When the last Ontario government was putting together their plan to retail marijuana, much fuss was made that it wouldn’t be sold at the LCBO because it would be obviously very dangerous and irresponsible for citizens to mix alcohol and cannabis, and only the most degenerate low life death-wish reprobates would dare combine the two. Or something to that effect. At the time this position struck me as amusingly absurd since I don’t think I had taken cannabis without first putting back at least three or four drinks since I was a teenager and couldn’t get anyone to buy me beer. Sufficed to say, some bottles of wine were opened before we opened the the white plastic, pharmaceutical looking, jar of Blueberry Kush, and a glass of wine was not far as we tried it out. This was by design: this is how bourgeois middle aged people like me (and at the risk of repetition, reportedly our Prime Minister) take our THC buzz. In the same way that car companies take their new models up to The Yukon to try them out in winter conditions, I believed it was necessary to try the Blueberry Kush in an action context. If the evening turned out to be a disaster of legless paranoids who had to excuse themselves early, or what have you, then so be it, and would be time to try another brand. Since I am now over 1,000 words on the Blueberry Kush, you may correctly surmise that the product’s effects, even when consumed with a standard amount of wine, were altogether benign.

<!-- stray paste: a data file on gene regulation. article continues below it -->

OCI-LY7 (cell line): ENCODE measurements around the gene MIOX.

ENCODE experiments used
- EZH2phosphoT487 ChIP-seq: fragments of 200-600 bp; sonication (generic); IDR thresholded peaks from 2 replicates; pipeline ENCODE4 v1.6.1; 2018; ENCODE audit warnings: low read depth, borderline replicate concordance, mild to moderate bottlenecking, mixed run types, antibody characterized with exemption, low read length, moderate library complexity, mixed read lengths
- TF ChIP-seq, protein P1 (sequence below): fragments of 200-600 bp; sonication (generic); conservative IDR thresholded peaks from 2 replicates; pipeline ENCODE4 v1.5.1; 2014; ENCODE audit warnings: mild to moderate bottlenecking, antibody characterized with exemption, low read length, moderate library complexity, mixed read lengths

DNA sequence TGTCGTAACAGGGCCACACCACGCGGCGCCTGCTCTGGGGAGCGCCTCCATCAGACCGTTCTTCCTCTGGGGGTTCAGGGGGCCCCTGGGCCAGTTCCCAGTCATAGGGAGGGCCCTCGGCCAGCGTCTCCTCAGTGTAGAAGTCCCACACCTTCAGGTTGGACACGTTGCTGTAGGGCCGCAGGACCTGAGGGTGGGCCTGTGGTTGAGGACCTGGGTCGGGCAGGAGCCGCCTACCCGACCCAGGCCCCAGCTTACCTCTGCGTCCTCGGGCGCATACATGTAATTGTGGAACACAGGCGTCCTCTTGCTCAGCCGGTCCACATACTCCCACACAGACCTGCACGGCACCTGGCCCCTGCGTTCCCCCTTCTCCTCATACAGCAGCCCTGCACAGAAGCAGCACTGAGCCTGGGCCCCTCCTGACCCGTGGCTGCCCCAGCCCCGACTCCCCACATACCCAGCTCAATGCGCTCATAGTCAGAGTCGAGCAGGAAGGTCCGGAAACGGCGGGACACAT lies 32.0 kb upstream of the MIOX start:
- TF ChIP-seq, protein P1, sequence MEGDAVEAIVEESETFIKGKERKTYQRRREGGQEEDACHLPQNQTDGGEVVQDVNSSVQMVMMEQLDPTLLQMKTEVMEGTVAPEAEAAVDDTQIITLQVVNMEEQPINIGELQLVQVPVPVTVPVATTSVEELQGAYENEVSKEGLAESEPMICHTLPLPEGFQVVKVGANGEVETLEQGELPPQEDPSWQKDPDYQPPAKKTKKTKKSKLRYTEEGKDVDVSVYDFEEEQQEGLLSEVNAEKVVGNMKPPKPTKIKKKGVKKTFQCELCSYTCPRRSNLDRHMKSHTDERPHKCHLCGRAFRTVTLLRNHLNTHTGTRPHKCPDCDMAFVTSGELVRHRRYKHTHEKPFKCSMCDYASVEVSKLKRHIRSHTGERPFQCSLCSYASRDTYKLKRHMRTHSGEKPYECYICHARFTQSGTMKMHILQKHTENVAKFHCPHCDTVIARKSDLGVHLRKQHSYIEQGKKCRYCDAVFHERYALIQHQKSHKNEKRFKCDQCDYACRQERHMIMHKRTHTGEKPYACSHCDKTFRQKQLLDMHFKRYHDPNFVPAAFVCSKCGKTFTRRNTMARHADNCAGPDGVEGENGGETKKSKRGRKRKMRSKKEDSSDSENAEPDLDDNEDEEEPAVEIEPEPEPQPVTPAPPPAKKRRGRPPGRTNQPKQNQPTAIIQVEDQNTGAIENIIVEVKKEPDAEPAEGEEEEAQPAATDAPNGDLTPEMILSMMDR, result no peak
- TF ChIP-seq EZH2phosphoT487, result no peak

Our small group split along gender lines: the gentlemen volunteered to try the Blueberry Kush before dinner, so the ladies (wisely) could observe our behaviour and decide if they wanted to partake after. Out to the back deck we went with the Kush, a lighter and a small metal pipe. We opened the jar to find a bunch of healthy looking buds. Our first response to the flowers’ smoke was the only very mild disappointment of the evening: it did not taste like blueberries. If you asked me, it just tasted like hot pot smoke. If I am going to really get into cannabis reviews, Maybe I ought to invest in some kind of bong apparatus to cool the smoke seek out the flavour notes I am missing. Or, I guess, a vape thing. Or, take Pat Crocker’s lead and start cooking with it. But I am not there yet, and I find enough flavour in wine that I don’t really need to pursue it in cannabis, nor wish to populate my house with paraphernalia. What I want from cannabis is to get high.